In one of the more physical, tense and nasty Stanley Cup final games in recent memory, the Bruins hammered the Canucks, 8-1, Monday night in Game 3 and now trail Vancouver, 2 games-to-1. 

Though the Bruins had plenty to smile about after their 8-1 blowout of the Canucks in Game 3 of the Stanley Cup finals, their concerns were with the guy who's made a Boston career out of smiling. Nathan Horton had to watch the final two periods of the game from Mass General Hospital after taking a blindside hit to the head from Canucks defenseman Aaron Rome and leaving the game on a stretcher.

Speaking after his team's 8-1 win over Vancouver in Game 3 of the Stanley Cup finals at the TD Garden Monday night, Bruins coach Claude Julien said he was disappointed in some of his team's actions toward the Canucks. Julien admonished his team for participating in such actions as the ones exhibited by Mark Recchi to Vancouver's Ryan Kesler, and Milan Lucic toward Alex Burrows, both of which involved taunting with their finger.

Speaking to the media following Game 3, Canucks center Manny Malhotra defended teammate Aaron Rome's hit on Nathan Horton. The hit, which Claude Julien deemed to be blindside forced Horton to hit the ice head-first in the first period and leave the game on a stretcher. 

"I thought it was a very clean hit", said Malhotra.  "Just the timing was maybe a fraction off but all in all you see those hits on a daily basis throughout the league."

The Bruins responded to a late, devastating late hit on Nathan Horton with a four-goal second-period explosion and manhandled the Canucks, 8-1, Monday night in Game 3 of the Stanley Cup finals. Game 4 is set for Wednesday night in Boston before the series returns to Vancouver for Game 5. Tim Thomas stopped 40-of-41 shots in another brillant playoff performance.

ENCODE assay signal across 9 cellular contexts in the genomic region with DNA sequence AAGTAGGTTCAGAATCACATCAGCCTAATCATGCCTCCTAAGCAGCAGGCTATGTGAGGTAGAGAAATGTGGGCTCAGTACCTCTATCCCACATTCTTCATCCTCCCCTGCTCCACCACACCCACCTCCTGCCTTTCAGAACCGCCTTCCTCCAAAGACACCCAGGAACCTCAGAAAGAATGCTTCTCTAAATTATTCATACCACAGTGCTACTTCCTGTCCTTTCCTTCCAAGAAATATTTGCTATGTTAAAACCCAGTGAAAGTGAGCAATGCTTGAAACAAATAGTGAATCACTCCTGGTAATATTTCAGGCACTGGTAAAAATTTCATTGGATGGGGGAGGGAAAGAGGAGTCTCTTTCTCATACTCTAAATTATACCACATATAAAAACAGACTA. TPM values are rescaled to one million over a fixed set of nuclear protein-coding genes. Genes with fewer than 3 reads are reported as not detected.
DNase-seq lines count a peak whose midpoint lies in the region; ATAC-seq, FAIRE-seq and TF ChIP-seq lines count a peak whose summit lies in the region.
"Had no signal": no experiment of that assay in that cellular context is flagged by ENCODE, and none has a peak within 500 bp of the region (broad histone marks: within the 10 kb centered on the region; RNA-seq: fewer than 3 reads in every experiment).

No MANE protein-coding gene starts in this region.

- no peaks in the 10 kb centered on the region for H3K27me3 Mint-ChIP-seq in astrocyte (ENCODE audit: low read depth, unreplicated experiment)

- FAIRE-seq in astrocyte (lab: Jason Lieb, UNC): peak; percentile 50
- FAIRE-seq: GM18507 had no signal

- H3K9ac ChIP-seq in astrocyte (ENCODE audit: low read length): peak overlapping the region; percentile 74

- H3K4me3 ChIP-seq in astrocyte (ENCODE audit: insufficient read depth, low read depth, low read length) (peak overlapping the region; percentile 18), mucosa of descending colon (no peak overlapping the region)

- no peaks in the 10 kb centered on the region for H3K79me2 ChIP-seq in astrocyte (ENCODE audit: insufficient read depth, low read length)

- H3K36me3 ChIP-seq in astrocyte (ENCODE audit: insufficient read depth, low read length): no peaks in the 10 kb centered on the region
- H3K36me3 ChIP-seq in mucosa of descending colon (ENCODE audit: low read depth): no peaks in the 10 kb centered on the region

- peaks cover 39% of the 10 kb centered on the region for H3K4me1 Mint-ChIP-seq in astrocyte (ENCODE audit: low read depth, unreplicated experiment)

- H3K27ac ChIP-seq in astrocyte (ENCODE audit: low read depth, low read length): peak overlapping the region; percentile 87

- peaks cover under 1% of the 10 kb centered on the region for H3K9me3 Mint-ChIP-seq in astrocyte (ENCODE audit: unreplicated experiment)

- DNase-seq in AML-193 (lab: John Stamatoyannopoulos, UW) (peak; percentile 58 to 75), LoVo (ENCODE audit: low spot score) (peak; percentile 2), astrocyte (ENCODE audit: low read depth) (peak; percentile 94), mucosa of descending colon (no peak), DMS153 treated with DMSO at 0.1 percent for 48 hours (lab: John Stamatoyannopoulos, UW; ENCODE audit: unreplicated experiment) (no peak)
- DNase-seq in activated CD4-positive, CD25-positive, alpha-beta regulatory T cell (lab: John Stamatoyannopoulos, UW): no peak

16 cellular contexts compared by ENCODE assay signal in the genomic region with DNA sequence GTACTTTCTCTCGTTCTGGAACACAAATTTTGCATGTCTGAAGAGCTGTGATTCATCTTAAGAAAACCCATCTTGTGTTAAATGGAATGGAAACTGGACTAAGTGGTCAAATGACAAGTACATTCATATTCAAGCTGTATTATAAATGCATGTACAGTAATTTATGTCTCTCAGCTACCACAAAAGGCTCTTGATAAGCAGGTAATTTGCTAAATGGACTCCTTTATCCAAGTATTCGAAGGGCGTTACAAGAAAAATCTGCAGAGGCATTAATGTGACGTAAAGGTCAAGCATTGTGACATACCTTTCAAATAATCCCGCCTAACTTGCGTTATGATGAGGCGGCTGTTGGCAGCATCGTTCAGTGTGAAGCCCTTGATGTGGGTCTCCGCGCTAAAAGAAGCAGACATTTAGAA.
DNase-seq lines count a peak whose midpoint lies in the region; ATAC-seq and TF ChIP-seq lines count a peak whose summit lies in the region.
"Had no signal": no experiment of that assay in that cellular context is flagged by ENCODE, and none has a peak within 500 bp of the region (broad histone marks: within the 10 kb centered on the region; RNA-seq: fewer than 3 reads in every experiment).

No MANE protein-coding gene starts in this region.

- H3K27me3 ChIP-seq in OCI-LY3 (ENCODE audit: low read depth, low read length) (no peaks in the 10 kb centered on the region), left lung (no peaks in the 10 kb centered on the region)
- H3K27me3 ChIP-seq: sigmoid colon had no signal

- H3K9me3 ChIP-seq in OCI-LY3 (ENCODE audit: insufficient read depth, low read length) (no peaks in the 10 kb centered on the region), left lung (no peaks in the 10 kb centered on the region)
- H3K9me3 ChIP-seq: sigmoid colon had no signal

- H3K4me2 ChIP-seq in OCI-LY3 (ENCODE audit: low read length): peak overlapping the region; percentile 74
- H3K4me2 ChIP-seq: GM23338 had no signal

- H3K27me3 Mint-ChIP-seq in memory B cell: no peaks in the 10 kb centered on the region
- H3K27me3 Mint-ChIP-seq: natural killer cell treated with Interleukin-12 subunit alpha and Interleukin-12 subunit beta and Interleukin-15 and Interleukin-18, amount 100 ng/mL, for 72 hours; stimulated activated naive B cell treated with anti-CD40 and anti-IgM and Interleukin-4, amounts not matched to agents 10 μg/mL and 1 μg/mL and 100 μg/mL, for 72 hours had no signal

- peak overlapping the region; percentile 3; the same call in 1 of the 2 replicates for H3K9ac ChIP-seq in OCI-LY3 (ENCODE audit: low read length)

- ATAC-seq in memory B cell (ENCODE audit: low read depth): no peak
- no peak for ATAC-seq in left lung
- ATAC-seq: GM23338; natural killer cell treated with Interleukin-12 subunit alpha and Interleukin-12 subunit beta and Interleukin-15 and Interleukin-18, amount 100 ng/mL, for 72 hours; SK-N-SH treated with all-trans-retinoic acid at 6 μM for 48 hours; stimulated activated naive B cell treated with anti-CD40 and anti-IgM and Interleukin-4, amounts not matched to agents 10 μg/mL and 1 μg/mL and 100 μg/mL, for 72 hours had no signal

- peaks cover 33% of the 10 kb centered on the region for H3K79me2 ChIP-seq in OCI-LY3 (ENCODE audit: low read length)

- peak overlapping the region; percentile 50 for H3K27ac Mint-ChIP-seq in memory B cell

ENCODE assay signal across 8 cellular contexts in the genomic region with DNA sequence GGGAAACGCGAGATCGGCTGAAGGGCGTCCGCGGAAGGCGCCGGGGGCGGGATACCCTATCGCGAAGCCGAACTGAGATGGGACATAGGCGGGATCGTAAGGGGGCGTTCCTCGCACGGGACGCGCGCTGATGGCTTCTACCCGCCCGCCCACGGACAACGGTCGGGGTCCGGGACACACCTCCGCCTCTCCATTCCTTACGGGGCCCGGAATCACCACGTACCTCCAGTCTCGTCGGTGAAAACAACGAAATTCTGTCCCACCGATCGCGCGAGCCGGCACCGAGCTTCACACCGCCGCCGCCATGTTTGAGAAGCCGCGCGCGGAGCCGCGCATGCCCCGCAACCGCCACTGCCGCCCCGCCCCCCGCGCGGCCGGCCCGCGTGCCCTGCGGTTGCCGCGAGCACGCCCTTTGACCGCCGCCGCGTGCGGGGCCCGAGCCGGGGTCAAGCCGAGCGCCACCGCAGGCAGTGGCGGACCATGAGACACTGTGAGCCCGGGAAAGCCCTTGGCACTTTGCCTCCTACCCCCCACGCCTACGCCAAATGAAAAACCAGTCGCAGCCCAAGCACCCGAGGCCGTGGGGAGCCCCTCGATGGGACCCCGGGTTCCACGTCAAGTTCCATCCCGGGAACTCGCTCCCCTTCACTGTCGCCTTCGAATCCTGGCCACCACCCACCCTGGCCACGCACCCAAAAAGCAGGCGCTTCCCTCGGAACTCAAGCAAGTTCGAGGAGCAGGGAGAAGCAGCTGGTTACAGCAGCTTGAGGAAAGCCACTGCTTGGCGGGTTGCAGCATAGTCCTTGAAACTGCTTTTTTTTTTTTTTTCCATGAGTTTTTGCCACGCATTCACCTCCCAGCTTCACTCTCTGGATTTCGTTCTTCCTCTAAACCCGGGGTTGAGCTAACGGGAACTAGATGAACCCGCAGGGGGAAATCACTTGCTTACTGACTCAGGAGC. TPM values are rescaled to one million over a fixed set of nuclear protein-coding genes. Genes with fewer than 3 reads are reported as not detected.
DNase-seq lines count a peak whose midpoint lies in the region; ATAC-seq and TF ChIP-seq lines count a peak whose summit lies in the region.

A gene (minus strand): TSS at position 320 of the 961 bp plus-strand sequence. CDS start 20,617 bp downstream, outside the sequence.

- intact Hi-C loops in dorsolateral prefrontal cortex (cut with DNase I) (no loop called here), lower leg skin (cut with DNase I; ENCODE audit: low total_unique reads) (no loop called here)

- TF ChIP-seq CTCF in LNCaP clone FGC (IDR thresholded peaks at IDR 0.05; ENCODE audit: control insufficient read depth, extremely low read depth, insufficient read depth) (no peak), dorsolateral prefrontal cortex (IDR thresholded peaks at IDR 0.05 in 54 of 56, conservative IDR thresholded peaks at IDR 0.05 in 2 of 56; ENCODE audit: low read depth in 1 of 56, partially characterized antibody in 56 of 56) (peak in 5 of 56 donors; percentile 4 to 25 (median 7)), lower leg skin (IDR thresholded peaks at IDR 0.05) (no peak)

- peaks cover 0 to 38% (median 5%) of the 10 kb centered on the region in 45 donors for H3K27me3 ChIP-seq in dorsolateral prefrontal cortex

Bruins forward Nathan Horton was motionless on the ice roughly five minutes into the first period of Game 3 of the Stanley Cup finals Monday after taking a blindside hit to the head from Canucks defenseman Aaron Rome. Horton did not have the puck as Rome dropped the first-line forward at the blueline with an elbow. The back of Horton's head was the first thing to hit the ice. After minutes without moving, Horton was taken off the ice in a stretcher. Rome was given a five-minute interference major and game misconduct. 

The Bruins have scratched rookie Tyler Seguin in favor of Shawn Thornton for Game 3 of the Stanley Cup finals. This is Seguin's 12th healthy scratch of the playoffs, as he sat out the first two rounds before playing Game 1 of the Eastern Conference finals and scoring three goals in his first two games. 

Thornton has not played since Patrice Bergeron returned from his concussion in Game 4 of the conference finals.

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Bruins captain Zdeno Chara was announced as a finalist for the 2011 Mark Messier Leadership Award on Monday, with Messier making the announcement at TD Garden prior to Game 3 of the Stanley Cup finals. The award is given to players based on their leadership and contributions to society. The other finalists are Shane Doan of the Coyotes and Nicklas Lidstrom of the Red Wings.

Former NHL forward Ray Ferraro, who now has a radio show in Vancouver and provides game analysis for Canadian television, joined the Mut & Merloni show Monday and offered a small dose of optimism for Bruins fans.

NESN Bruins analyst and former defenseman Gord Kluzak called in to the Dennis & Callahan show Monday morning to discuss the Stanley Cup finals.

Kluzak said that the Bruins could have won either of the first two games had they played slightly better.

“I think they have had breakdowns at times that have really hurt,” Kluzak said. “I think if they get back to what they can do — and the model is Game 7 vs. Tampa Bay — this thing is very winnable. I'm much more optimistic than I hear you guys were this morning.